Numbers and Statistics

Numbers play a critical role in the history of social security in Switzerland. Presented in the form of statistics and forecasts, they indicate trends in long-term developments and provide information about financing and cost of social welfare systems. But statistics have also often sparked political controversies. Numbers are not simply a representation of reality; they also determine how social conditions are perceived and interpreted. In addition, they provide arguments for or against societal and political change. This section presents key metrics on the development of social security in Switzerland. It also draws attention to significant socio-political controversies concerning the calculation and evaluation of statistical data. 

The numbers and statistics shown here depict the development of social security in Switzerland over a longer period of time. These data series were selected to allow for the reconstruction of the various aspects to this development over a single generation, half a century or even the entire century. The statistics depict the risks covered by the various forms of social security, capture the diversity of the institutions responsible and offer an overview of the costs of social security – both within economic sectors and as a whole.

These aspects are analyzed for the six ‘risks’ or classes of social security addressed on this section: old age provision, health, unemployment, accident and disability insurance as well as loss of income and maternity. Social assistance is indirectly addressed.

Those who wish to learn more about the quantitative development of social security in Switzerland are invited to consult the Statistique des assurances sociales suisses / Schweizerische Sozialversicherungsstatistik (SAS/SVS) (in french and german) and the Social Insurance Accounts (GRSV) which have been published annually by the Federal Social Insurance Office since the end of the 1990s. The Social Security Accounts (GRSS) prepared by the Federal Statistics Office since 2003 likewise provides extensive, historical data series.

State Secretariat for the Economy (SECO) and the Federal Office for Industry, Trade and Labor (BIGA)

The State Secretariat for the Economy is now responsible at the federal level for unemployment insurance and protecting working conditions. It encompasses the former Federal Office for Industry, Trade and Labor, considered one of the key stakeholders in the history of Swiss social security.

Concerning the division of tasks at the federal level, unemployment insurance (ALV) has always been different from the other branches of social security. Unemployment insurance shares a close history with labor market regulation and the protection of working conditions. Today, the State Secretariat for the Economy (SECO) is responsible for the regulation and implementation of unemployment insurance, while other social security programs come under the remit of the Federal Social Insurance Office (BSV) and, since 2004, the Federal Office for Public Health (BAG). Like its predecessor organization, SECO forms part of the Federal Department of Economic Affairs.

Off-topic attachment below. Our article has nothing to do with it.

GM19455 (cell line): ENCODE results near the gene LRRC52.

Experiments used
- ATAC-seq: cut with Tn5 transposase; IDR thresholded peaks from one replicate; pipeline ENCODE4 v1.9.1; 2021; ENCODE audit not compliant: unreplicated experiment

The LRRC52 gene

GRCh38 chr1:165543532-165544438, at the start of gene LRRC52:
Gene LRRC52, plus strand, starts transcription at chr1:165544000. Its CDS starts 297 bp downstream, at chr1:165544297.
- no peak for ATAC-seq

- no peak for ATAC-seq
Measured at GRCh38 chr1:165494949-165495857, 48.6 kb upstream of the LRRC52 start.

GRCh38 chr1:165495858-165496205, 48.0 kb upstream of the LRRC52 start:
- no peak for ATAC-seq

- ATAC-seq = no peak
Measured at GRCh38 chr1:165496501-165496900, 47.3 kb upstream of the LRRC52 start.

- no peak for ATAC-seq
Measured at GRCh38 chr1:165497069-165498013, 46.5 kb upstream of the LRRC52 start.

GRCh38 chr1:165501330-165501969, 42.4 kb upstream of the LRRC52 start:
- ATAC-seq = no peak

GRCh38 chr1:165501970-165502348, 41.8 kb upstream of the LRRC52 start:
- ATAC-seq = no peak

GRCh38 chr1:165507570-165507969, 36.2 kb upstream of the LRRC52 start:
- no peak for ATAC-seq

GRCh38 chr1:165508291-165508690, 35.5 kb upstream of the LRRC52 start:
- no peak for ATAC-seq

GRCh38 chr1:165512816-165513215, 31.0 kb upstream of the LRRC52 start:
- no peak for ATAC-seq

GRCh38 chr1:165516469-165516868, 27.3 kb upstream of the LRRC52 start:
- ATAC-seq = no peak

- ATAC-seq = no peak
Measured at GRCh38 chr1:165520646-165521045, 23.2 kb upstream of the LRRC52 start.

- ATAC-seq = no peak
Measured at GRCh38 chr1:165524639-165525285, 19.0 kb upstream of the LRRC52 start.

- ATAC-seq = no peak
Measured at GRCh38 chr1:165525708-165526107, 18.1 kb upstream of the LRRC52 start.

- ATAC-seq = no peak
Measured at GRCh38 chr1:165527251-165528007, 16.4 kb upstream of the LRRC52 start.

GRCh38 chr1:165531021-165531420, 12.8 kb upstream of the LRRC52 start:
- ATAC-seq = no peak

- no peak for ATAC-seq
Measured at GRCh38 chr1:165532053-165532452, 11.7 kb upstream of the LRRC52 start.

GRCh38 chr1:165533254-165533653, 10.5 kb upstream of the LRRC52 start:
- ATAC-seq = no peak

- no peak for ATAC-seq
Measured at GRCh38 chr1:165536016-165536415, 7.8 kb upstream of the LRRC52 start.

SECO was founded in 1998/1999 as a result of a merger between the Federal Office for Industry, Trade and Labor (BIGA) and the Federal Office of Foreign Economic Affairs (BAWI). BIGA played a particularly important role in the history of social security. For decades, it was one of the key state actors in the area of unemployment insurance and labor protection. The BIGA was founded in 1929 after a merger between the former Department for Trades and Labor and the Federal Labor Office. The aim of the reorganization was to combine related duties in both departments. Since its foundation in 1920, the Federal Labor Office represented the Swiss interface with the International Labor Organization (ILO). In particular, its responsibilities included collecting statistical data on labor conditions and combating unemployment. It was also entrusted with tasks related to labor law. Supporting the employment agency and addressing unemployment were instead duties incumbent on the Department for Trades and Labor. This also encompassed the factory inspectorate, which began monitoring compliance with labor protection regulations in 1877. It was likewise responsible for vocational training. 

Due to the fact that the unemployment insurance act of 1924 did not include compulsory insurance and represented a mere framework and subsidy act, BIGA handled related tasks in a supervisory and monitoring capacity. This included the recognition and financial monitoring of unemployment funds that received federal subsidies. In addition, premiums were set in 1942 for the newly created compensation fund of the Income Compensation Scheme for Militia Soldiers (EO). BIGA took a leading role in the revision of the Unemployment Insurance Act of 1951 as well as the preparations for insurance obligation after the recession of 1973/1974. In view of its introduction, the Unemployment Insurance Section was overhauled into a Department in 1978. Since the new Unemployment Insurance Act that entered into force in 1984 stipulated the decentralized execution of the insurance scheme, the administrative structure could be kept relatively small. The Department of Unemployment Insurance has formed part of the Directorate of Labor within SECO since 1999, which is also responsible for regulating working conditions. Of the 103 women and 161 men who are currently (2013) employed by the directorate, 171 work in the labor market/unemployment insurance department.

Literatur / Bibliographie / Bibliografia / References: Webseite des Staatssekretariats für Wirtschaft: www.seco.admin.ch.